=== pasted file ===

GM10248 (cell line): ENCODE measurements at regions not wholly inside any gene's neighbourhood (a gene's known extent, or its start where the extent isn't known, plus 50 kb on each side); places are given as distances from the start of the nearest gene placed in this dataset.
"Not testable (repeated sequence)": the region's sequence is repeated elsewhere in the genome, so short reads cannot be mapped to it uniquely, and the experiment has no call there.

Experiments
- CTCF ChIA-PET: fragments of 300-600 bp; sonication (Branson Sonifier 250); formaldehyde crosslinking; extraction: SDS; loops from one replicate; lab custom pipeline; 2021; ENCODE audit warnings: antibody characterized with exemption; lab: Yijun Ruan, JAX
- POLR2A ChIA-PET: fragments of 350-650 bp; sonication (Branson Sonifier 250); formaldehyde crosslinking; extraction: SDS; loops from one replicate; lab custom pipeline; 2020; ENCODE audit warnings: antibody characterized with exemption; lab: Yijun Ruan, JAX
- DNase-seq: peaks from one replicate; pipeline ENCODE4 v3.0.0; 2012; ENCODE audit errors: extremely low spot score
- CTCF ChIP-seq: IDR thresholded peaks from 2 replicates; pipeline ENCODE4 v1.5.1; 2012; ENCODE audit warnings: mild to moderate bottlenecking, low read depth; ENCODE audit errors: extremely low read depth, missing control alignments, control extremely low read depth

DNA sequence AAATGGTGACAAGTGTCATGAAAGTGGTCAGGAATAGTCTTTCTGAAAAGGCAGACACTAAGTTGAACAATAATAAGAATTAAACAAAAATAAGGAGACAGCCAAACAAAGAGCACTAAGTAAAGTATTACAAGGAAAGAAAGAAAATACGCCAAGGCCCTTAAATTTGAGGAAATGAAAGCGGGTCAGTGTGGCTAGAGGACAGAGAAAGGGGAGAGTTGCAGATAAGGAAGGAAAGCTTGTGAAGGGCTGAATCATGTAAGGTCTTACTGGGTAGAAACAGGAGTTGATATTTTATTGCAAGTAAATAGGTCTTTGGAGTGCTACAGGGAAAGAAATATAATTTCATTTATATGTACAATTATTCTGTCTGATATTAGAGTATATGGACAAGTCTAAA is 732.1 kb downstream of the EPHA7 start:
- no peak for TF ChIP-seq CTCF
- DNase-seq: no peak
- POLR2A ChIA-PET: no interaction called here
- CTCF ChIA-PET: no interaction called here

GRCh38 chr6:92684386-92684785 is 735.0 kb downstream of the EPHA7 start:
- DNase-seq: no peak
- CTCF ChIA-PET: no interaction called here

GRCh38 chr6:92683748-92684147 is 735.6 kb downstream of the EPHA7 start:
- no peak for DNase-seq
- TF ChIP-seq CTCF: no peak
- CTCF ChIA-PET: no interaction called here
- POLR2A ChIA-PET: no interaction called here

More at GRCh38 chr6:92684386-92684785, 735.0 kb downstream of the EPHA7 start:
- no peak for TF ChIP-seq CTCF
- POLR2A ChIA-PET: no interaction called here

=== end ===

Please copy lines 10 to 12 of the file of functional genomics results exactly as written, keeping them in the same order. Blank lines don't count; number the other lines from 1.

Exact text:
- DNase-seq: no peak
- POLR2A ChIA-PET: no interaction called here
- CTCF ChIA-PET: no interaction called here